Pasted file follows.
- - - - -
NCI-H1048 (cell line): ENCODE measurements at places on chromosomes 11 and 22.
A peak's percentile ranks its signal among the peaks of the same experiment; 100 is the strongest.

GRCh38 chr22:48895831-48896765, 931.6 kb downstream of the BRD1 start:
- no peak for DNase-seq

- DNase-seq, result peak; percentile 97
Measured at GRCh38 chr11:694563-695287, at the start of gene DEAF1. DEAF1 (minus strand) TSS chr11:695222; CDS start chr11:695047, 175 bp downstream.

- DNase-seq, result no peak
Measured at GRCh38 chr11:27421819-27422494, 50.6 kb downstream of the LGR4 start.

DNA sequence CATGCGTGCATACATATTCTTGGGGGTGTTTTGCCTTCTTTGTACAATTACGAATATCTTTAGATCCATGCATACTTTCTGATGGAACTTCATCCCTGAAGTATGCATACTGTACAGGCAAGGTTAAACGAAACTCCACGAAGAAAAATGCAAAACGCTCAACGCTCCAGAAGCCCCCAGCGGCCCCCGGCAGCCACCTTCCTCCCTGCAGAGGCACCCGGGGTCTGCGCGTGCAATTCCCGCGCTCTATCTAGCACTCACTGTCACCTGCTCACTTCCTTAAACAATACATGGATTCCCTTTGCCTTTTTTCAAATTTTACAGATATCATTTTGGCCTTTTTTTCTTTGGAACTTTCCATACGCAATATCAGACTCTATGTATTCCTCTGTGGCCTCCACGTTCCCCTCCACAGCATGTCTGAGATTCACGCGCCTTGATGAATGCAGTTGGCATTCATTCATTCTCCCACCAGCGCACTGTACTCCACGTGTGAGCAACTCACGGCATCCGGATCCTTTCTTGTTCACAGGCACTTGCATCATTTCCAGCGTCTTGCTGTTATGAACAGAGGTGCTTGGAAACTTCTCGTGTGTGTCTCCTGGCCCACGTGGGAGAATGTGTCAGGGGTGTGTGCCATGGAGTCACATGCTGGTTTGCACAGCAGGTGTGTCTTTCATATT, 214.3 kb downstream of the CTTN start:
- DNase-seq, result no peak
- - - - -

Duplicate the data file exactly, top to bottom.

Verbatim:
NCI-H1048 (cell line): ENCODE measurements at places on chromosomes 11 and 22.
A peak's percentile ranks its signal among the peaks of the same experiment; 100 is the strongest.

GRCh38 chr22:48895831-48896765, 931.6 kb downstream of the BRD1 start:
- no peak for DNase-seq

- DNase-seq, result peak; percentile 97
Measured at GRCh38 chr11:694563-695287, at the start of gene DEAF1. DEAF1 (minus strand) TSS chr11:695222; CDS start chr11:695047, 175 bp downstream.

- DNase-seq, result no peak
Measured at GRCh38 chr11:27421819-27422494, 50.6 kb downstream of the LGR4 start.

DNA sequence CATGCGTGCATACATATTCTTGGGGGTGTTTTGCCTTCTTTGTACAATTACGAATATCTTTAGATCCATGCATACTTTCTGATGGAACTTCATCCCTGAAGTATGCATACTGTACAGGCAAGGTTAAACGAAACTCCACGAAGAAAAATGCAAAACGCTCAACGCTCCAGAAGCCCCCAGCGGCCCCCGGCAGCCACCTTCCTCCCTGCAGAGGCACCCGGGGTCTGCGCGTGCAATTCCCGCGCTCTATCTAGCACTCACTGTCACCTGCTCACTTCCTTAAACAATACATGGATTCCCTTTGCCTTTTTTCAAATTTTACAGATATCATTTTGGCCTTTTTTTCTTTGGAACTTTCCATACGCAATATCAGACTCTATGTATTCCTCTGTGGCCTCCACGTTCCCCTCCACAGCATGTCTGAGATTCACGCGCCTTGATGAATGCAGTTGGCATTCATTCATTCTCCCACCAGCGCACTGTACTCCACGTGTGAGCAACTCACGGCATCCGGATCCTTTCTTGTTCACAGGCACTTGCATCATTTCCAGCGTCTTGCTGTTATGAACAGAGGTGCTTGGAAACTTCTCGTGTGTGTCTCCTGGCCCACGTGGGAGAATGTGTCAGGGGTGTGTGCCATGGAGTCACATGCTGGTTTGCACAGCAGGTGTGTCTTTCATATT, 214.3 kb downstream of the CTTN start:
- DNase-seq, result no peak